Business process management (BPM) and automation are two different, yet coinciding concepts. BPM, as a management concept, streamlines processes using automation. Automation is thus a part of BPM.
Throughout this article, we’ll take a look at these two concepts, and inform you of everything you ever wanted to know about them.
What is business process management (BPM)?
Business process management is a review and improvement of a company’s activities. This includes anything from answering phone calls to taking on new employees. The concept creates formal steps for a process. It also helps to improve the process speed and efficiency.
Saving time is essential for a business to meet expectations and remain profitable, particularly in the post-pandemic landscape.
So, business process management is beneficial for a business.
7 things you need to know about BPM
BPM is made up of the following steps:
- Design – the first instance of planning in BPM. It involves breaking the planned action down into clear and simple tasks.
- Modeling – projecting this design visually, using software.
- Execution – putting the plan into place, by testing it out.
- Monitoring – keeping track of the process and how successful it has been.
- Optimization – implementing possible improvements and making the process more efficient.
These steps ensure that BPM is implemented in a careful and organized manner. Let’s now take a close look at the seven things you need to know about BPM.
a. Avoiding management processes can be very dangerous
Because BPM means a lot of change for a business, and a large price tag is attached, many professionals feel complacent about implementing it. But, letting processes run wild can cause things to become very disorganized, very quickly. It’s natural for the functions of a business to be unruly to start with.
Change can be very difficult to manage. However, it’s achievable if managed properly, as demonstrated by the graph below.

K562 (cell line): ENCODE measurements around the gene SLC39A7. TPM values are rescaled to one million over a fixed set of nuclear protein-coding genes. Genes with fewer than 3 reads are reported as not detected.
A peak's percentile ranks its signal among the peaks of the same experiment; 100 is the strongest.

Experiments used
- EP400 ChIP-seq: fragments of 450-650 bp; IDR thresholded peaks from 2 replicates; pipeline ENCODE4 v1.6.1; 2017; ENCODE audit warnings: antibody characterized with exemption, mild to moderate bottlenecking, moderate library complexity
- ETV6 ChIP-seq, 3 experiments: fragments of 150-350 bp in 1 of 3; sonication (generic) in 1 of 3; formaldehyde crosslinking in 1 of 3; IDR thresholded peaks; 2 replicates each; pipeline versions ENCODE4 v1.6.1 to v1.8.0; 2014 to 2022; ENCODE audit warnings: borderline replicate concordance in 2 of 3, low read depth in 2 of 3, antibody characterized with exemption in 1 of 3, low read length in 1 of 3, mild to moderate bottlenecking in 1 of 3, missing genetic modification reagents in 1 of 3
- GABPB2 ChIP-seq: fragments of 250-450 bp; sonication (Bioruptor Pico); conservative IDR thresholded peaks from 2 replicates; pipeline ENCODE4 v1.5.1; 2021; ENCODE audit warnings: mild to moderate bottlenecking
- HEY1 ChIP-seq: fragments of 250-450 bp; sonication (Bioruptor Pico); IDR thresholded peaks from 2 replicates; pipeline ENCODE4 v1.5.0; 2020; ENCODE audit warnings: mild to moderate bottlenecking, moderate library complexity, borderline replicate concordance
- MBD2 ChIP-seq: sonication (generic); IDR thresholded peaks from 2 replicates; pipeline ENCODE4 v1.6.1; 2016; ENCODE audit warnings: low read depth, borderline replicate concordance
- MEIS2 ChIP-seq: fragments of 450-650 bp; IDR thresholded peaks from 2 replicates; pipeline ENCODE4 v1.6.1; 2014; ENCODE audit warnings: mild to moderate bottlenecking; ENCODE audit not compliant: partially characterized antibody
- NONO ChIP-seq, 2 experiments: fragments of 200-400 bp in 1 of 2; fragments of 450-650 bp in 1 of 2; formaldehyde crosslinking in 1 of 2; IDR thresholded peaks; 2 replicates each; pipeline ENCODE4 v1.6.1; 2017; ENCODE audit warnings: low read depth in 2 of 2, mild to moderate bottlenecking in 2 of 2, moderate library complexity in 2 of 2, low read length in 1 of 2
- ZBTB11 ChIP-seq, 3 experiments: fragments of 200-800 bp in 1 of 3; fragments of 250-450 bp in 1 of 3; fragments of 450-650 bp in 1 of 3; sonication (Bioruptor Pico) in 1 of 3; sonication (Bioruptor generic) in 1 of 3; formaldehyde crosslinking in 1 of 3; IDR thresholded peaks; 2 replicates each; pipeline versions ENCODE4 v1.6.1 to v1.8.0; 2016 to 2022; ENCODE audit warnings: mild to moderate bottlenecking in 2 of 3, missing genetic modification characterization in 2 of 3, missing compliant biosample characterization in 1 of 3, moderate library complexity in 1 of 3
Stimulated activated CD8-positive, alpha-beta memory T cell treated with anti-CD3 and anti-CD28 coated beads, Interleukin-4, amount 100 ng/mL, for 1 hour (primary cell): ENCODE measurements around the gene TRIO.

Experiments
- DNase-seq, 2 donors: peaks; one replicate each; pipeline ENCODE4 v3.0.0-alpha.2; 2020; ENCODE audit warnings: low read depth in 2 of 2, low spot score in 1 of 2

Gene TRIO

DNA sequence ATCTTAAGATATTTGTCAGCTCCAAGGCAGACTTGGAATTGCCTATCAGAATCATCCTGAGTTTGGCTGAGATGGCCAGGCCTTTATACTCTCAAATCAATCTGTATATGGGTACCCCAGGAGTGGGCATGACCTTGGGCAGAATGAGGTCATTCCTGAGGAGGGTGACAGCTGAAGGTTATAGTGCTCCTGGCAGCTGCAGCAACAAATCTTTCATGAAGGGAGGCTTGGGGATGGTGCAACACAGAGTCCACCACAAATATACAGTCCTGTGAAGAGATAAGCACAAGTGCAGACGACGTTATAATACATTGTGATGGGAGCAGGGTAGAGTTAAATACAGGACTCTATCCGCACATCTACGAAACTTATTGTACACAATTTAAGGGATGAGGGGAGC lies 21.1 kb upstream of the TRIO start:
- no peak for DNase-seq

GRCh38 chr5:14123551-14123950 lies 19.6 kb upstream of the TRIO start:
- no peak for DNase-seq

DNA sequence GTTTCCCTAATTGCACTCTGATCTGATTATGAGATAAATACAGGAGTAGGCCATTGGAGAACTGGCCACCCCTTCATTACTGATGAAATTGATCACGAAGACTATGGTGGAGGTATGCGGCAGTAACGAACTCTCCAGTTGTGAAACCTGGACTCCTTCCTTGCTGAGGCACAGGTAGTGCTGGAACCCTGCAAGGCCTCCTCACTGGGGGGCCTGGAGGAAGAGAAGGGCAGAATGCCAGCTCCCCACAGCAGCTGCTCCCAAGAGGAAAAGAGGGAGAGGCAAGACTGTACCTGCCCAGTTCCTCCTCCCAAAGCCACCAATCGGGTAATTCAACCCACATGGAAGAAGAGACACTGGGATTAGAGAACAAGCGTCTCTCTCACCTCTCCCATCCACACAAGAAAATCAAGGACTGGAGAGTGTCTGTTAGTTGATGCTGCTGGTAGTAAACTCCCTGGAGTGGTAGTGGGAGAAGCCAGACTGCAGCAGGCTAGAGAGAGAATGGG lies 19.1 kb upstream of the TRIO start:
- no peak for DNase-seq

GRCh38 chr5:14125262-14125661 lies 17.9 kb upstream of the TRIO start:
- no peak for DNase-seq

b. There are 3 types of BPM
Integration-centric BPM involves connecting the use of software to specific simple processes in departments.
Human-centric BPM is a more careful approach to automation. It balances human input and machine input almost equally.
Document-centric BPM is a bit different. It involves constantly improving a document for use in a business.
c. The process improvement methodology (PIM) you choose is very important
When it comes to BPM, the many methodologies within its scope differ greatly.
For example, Six Sigma is a methodology that has five steps, as shown in the image below.
More modern methodologies, such as the Entrepreneurial Operating System, featured in “Traction: Get a Grip on Your Business”, are also making a splash in the methodology sphere.
It’s important to work out which process improvement methodology is right for you but remember, this will not be the same with every business.
d. A center of excellence will improve your chances of success
A BPM center of excellence is a team that provides a solid foundation and best practices for business process management in a company.
The below image demonstrates how a center of excellence is made up of many different roles.
Having a specialist team like this in the business is crucial to the success of BPM.
e. BPM suites are important tools that can help
Software is available to improve the ease of conducting BPM, known as BPM suites. These suites allow businesses to carry out the BPM steps (design, modeling, execution, monitoring, optimization) in a predetermined way.
They add an extra cost to the project but they may still be the right choice for companies with limited BPM teams. The software can by no means replace experts. That said, it can aid a skeleton team to conduct their operations more efficiently. Limited teams could also benefit from the use of a process library. In a similar way to a BPM suite, it can improve the organization of BPM.
f. Various tools make up BPM
The tools which make up BPM include SIPOC, RACI, and CTQ.
SIPOC is a framework of process improvement. It stands for Supplier, Input, Process, Output, Customer.
RACI, meanwhile, stands for Responsible, Accountable, Consulted, and Informed. It’s a matrix that assigns each task in a project to different employees. It improves the clarity of processes.
CTQ (Critical to Quality) trees are Six Sigma diagrams that attach the needs of the business to what the business must achieve to meet these needs.
What is automation?
Automation involves running processes with minimal need for employee involvement.
Employees are a company’s biggest expense. Using software to complete certain tasks can help businesses make the most out of their employee time. They can instead complete tasks that will further improve business functions.